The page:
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Indian Ocean Memories Workshop

Gitanjali Pyndiah (Cultural Studies, Goldsmiths, London)

Indian Ocean Memories Workshop:

“Collective Amnesia, Denial or Disavowal of History? The Indian Ocean Islands of Mauritius and its Colonial Past”

With comments by Astrid Erll, Sissy Helff, and John Njenga Karugia (AFRASO, Frankfurt)

Tuesday 19 May | 12-2 pm | Frankfurt, Goethe University, IG 1.414

Click here to view a gallery of pictures from the workshop and here to see a video recording of the event (flash player required).

Abstract of Gitanjali Pyndiah’s paper:

While an all-embracing concept of the cartography of the Indian Ocean region would comprise of 52 countries, the Indian Ocean Commission for instance is composed of only five island-states. Uninhabited and insular islands of the Indian Ocean have specific histories of Dutch, French and British colonisation, ‘illegal’ US occupation and militarisation, exploitation of African and Asian populations, migration, cultural and religious forced encounters, spaces of quarantine, spaces of refuge, all under the sunny headlines of island paradises. Narratives of this collective history is however approached differently across nations and remembering the specificities of the Indian Ocean is as necessary as imagining the region as a whole. This paper focuses on how this colonial history is remembered on the Islands of Mauritius. One of the conclusions reached by the Truth and Justice Commission (TJC) in 2011 is that Mauritians in general know very little about their histories. The TJC, whose mandate was to assess the consequences of slavery and indenture during the colonial period up to the present, attributes this situation to the ‘difficult lives’ led by the people, explaining that victims who have suffered the violence of exploitative systems often deny the past or favour ‘amnesia rather than remembering’.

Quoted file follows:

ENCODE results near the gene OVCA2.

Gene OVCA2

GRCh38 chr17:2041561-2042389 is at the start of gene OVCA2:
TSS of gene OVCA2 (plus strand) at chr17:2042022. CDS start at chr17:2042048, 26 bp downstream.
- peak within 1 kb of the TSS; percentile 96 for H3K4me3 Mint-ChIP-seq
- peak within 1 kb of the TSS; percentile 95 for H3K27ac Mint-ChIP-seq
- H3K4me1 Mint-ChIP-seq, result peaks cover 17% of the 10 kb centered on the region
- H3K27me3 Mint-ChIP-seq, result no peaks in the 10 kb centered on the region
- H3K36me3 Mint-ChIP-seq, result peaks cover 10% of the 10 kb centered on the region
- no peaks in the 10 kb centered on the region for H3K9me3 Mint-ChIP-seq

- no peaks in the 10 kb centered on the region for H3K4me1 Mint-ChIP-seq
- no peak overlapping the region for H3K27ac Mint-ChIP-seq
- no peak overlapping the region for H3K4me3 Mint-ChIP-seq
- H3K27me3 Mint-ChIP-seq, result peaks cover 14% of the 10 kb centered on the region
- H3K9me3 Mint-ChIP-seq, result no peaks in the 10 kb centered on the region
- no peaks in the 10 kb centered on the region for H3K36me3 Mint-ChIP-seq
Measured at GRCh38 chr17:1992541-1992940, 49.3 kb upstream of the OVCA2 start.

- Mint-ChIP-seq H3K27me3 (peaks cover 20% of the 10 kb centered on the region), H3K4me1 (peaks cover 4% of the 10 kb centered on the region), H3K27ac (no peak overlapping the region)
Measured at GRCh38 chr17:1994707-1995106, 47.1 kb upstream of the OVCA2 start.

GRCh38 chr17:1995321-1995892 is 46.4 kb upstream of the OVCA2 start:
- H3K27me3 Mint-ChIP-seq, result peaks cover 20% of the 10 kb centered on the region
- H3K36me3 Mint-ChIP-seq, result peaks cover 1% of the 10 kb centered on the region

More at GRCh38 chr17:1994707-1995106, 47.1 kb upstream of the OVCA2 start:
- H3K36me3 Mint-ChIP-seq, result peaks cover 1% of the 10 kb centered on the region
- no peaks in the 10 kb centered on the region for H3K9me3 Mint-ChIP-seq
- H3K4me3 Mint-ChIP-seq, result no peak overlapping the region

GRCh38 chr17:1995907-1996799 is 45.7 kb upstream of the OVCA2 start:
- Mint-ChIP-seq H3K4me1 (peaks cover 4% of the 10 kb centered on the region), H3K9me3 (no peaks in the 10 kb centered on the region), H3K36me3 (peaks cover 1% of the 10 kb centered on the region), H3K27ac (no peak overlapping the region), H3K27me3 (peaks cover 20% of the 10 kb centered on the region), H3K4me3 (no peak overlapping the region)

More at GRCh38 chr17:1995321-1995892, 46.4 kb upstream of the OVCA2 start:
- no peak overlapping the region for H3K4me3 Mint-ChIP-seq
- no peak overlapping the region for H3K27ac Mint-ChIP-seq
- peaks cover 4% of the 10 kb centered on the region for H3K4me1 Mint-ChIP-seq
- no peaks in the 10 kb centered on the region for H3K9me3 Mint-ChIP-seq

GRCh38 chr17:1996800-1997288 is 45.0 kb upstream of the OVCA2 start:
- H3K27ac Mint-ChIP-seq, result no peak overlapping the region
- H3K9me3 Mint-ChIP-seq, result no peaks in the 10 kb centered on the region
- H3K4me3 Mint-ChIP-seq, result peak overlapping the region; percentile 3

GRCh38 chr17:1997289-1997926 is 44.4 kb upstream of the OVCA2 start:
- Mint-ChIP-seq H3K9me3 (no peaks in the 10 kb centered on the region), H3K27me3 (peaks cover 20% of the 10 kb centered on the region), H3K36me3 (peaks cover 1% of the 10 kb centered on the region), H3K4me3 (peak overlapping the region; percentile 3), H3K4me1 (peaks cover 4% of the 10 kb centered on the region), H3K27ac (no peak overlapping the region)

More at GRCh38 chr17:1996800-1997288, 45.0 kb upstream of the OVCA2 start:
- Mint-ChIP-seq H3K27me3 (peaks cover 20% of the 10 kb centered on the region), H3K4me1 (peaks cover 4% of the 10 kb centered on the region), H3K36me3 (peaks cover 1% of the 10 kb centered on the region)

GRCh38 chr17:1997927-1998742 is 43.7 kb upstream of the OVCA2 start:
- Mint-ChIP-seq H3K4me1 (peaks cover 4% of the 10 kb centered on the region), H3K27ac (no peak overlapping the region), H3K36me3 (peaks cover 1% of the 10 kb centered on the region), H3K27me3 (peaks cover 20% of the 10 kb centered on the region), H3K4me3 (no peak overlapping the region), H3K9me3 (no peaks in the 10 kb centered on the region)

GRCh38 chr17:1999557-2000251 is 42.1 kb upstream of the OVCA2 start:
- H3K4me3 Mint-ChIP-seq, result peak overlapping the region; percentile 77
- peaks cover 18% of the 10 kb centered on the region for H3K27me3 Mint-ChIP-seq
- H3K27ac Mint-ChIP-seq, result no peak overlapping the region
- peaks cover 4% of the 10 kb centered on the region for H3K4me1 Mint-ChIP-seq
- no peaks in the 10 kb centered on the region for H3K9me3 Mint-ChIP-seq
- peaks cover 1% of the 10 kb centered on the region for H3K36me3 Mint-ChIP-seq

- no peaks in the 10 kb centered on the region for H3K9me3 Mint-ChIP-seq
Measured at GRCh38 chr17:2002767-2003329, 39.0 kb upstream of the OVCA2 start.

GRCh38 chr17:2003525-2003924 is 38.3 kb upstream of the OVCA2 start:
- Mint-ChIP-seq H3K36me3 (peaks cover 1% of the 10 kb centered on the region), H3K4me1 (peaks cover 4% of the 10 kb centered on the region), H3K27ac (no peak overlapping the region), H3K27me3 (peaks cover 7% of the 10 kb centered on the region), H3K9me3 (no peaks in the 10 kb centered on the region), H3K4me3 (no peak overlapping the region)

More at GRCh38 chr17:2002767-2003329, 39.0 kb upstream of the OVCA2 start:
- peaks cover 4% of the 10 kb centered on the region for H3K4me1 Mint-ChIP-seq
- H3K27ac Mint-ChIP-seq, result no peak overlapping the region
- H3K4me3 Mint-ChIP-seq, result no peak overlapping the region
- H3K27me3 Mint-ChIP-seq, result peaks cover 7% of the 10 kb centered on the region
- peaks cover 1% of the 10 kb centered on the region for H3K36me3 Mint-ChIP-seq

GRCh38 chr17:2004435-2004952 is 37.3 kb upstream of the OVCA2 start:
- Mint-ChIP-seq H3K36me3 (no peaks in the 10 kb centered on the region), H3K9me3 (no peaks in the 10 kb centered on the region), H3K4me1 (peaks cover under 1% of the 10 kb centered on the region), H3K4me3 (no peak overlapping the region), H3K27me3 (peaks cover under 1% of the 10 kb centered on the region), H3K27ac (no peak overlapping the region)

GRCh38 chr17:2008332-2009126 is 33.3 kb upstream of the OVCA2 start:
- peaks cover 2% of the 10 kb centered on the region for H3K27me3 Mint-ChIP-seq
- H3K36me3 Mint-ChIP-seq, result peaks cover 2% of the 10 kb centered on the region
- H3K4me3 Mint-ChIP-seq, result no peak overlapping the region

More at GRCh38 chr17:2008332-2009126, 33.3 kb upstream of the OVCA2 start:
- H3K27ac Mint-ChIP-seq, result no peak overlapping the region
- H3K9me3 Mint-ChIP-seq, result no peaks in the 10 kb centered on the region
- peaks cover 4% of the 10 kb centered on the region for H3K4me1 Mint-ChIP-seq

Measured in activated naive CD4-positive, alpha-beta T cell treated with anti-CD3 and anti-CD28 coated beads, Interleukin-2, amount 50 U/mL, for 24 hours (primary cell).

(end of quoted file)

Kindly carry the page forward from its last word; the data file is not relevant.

My research argues 1. that the dissemination of national history based on encouraging a collective amnesia was a political move after Independence to avoid transfering the trauma to the next generation and instigate the potential of hope 2. that a colonial memorial framework prevailed and provoked the romanticising as well as the disavowal of a colonial past onthe main island and 3. that a memoriography in language, music, theatre, literature and the arts has acted as a decolonising momentum producing affective histories.